Blog | Thursday, April 13, 2017

Is hospital design making us sicker? Wait for the randomized, controlled trial


Confirmation bias – looking for evidence to support a pre-conceived opinion, rather than looking for information to prove oneself wrong.

We've written often about cognitive biases and how they influence medical decision making. How else can we explain one colleague demanding randomized, controlled trial (RCT) evidence before supporting influenza vaccine mandates for healthcare workers while at the same time ignoring the lack of RCT evidence when pushing bare below the elbows? And what about another colleague calmly supporting influenza vaccine mandates yet slamming bare below the elbows while wearing his professional white coat and demanding cluster randomized trials? Confirmation bias anyone? (note: both of those colleagues have been me at various points in my blogging “career”)

We've also written often about hospital design and how it might be changed to improve infection control. On this subject there was a nice editorial in the New York Times a few days ago by Dhruv Khullar that linked poor hospital design to excess healthcare associated infections, falls and noise impairing sleep. I've included his paragraph on hospital acquired infections below.

“It's no secret that hospital-acquired infections are an enormous contributor to illness and death, affecting up to 30 percent of intensive care unit patients. But housing patients together very likely exacerbates the problem. Research suggests that private rooms can reduce the risk of both airborne infections and those transmitted by touching contaminated surfaces. One study reported that transitioning from shared to private rooms decreased bacterial infections by half and reduced how long patients were hospitalized by 10 percent. Other work suggests that the increased cost of single-occupancy rooms is more than offset by the money saved because of fewer infections. Installing easier-to-clean surfaces, well-positioned sinks and high-quality air filters can further reduce infection rates.”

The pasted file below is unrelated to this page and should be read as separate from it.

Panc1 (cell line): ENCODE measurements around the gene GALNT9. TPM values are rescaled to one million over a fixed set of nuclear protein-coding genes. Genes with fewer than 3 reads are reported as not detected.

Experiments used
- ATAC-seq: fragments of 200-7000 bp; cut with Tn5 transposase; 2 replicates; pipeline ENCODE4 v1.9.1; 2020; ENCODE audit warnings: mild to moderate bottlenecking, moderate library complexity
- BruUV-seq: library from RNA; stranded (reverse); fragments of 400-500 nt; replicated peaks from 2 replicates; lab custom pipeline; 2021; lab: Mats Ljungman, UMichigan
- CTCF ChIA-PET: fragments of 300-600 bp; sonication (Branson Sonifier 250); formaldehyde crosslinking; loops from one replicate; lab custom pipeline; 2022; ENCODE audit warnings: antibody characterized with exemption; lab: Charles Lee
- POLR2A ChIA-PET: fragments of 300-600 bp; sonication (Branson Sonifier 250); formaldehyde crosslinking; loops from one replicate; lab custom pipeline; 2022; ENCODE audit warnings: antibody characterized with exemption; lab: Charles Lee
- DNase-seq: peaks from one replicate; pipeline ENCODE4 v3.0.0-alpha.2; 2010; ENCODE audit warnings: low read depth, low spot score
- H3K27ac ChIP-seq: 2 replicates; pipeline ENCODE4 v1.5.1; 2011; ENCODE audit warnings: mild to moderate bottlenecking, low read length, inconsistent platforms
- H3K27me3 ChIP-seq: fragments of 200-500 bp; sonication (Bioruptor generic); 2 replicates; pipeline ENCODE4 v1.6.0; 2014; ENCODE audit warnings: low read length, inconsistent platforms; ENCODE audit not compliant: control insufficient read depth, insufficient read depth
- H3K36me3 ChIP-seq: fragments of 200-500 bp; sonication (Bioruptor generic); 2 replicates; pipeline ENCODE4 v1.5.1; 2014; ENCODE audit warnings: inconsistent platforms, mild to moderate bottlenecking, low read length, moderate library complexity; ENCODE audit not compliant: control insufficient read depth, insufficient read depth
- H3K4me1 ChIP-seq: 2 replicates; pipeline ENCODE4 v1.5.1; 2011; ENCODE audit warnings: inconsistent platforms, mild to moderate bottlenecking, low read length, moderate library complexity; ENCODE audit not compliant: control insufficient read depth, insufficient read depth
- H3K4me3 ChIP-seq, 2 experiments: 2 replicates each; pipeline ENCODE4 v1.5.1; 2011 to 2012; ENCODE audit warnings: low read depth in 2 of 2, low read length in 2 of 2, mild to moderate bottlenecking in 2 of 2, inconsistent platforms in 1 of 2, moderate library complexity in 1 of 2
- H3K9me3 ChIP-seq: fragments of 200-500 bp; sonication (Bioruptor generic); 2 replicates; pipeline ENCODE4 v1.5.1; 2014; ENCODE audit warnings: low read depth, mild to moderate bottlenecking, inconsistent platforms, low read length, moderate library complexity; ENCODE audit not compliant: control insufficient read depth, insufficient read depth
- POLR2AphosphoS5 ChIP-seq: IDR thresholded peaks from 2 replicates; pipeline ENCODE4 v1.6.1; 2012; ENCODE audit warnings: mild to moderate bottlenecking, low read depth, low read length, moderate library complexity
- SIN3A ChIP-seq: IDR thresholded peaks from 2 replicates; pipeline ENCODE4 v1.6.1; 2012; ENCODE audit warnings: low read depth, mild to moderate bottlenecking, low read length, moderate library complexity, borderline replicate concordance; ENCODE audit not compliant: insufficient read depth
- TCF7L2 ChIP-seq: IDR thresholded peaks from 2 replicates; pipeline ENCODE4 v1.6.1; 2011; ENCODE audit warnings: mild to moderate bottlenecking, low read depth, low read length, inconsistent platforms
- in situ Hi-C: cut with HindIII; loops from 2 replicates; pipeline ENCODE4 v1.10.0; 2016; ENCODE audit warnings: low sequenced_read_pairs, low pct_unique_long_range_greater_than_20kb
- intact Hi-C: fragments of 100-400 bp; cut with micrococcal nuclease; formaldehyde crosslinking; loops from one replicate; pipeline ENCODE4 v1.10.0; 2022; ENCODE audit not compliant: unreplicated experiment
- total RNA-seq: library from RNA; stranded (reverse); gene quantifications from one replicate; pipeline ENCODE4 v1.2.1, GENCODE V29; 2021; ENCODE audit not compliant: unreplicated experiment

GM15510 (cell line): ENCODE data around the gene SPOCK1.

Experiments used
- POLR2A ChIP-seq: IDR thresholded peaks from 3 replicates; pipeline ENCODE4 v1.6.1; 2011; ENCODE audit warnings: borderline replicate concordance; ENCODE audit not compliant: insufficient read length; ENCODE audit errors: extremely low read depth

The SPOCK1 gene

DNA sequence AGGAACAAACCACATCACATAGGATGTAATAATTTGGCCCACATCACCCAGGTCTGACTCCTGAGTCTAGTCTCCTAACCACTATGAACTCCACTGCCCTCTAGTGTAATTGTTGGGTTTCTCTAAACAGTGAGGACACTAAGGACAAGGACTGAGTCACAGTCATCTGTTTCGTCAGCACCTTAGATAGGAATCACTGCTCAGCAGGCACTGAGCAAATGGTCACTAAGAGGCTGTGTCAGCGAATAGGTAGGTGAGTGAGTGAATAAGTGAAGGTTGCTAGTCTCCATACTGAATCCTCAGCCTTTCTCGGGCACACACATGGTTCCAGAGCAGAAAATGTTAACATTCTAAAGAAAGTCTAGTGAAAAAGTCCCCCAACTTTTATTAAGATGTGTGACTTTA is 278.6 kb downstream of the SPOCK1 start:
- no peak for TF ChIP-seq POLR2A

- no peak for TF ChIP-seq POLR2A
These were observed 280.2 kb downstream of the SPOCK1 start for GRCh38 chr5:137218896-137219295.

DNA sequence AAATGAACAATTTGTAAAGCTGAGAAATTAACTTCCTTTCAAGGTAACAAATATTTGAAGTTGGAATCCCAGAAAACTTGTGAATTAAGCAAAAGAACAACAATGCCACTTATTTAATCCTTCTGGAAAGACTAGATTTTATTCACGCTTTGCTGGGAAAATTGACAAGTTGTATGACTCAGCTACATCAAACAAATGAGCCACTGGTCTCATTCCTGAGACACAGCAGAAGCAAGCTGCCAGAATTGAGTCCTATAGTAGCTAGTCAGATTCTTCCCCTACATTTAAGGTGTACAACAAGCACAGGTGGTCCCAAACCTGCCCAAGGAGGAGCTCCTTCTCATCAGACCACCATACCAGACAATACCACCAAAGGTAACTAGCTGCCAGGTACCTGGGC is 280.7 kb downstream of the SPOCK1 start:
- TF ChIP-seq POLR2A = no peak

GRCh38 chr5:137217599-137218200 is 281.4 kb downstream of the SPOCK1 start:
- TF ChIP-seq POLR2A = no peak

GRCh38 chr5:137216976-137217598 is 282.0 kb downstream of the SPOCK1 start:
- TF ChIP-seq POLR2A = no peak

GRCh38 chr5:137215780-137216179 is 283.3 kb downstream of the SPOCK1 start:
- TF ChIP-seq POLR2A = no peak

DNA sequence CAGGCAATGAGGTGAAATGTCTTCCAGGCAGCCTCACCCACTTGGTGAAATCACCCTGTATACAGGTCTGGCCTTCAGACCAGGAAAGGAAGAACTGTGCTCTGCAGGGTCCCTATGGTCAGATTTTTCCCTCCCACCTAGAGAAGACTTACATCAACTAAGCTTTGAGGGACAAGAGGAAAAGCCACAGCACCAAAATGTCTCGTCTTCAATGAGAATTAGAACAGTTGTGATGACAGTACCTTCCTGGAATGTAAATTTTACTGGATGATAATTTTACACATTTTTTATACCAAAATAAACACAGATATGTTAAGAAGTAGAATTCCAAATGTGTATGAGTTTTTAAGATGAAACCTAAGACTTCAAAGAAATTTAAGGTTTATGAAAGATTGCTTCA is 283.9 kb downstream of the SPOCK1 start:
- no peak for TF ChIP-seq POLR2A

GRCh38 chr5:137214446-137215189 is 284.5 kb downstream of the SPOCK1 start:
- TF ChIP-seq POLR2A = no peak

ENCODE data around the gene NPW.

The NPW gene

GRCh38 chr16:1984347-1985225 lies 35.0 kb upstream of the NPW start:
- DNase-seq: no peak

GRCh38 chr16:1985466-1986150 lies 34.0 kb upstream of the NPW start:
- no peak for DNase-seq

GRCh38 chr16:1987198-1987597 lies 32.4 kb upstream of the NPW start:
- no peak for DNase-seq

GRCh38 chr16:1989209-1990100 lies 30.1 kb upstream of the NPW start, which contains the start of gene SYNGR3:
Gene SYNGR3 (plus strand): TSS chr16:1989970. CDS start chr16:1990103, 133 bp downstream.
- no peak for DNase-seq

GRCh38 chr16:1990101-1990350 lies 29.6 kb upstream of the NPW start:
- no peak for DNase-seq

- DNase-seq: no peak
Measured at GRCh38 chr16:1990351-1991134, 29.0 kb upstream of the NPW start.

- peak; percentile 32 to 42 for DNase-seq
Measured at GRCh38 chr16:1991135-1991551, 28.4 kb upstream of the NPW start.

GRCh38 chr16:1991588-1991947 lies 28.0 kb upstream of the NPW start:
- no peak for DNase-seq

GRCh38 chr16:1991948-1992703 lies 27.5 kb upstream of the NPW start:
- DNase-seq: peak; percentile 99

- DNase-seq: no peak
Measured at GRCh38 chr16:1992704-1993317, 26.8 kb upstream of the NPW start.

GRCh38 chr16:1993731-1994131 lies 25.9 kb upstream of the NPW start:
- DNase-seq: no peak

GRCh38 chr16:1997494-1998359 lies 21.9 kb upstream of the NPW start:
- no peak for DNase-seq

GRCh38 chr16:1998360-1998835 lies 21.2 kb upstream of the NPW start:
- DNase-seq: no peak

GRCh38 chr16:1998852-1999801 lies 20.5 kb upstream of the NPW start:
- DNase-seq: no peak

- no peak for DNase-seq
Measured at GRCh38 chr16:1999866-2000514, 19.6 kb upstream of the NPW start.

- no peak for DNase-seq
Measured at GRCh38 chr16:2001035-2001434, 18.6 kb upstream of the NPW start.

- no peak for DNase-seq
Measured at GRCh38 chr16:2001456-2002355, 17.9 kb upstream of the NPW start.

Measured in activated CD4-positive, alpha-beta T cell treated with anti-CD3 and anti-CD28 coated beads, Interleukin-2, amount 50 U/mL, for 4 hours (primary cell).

If you click on the links like I did, you'll notice one links to a 2008 JAMA editorial, another to a single hospital, uncontrolled quasi-experimental (before-after) study, another to a cost-analysis based on data from a single ICU, and the last to a 2008 non-analytic literature review. Given how expensive it is to convert hospital space from double (or more) to single hospital rooms and how scant the evidence appears to be, I suggest we consider the opportunity costs of these recommendations. If we won't spend any money on robust hand hygiene compliance programs, why should we support these huge architectural changes? Shouldn't we have more studies that examine bathroom location, copper surfaces, room proximity to nursing stations, lighting, alert systems, etc etc, before we rebuild hospitals that we'll be stuck with for the next 30 years?

Take the case of the beautiful Rush University Hospital that opened in 2012 (image above). I drove by it 3 weeks ago and to my (not) surprise, it was no longer gleaming white but more of a zebra-striped white/grey/black from air pollution. The hospital, I assume, is now stuck with years of cleaning expenses after a marketing/architectural leader no doubt suggested “white=clean=hospital” and will have less money in their infection control budgets. Did someone study white buildings in industrial cities?

Why do we fight over cheap reversible policy changes and not over expensive irreversible changes to our hospitals? I'd much rather support bare below the elbows or even influenza vaccine mandates—programs that can be reversed if additional trial data becomes available—than these hugely expensive, irreversible architectural changes. I'm holding out for better randomized trial data.

Eli N. Perencevich, MD, ACP Member, is an infectious disease physician and epidemiologist in Iowa City, Iowa, who studies methods to halt the spread of resistant bacteria in our hospitals (including novel ways to get everyone to wash their hands). This post originally appeared at the blog Controversies in Hospital Infection Prevention.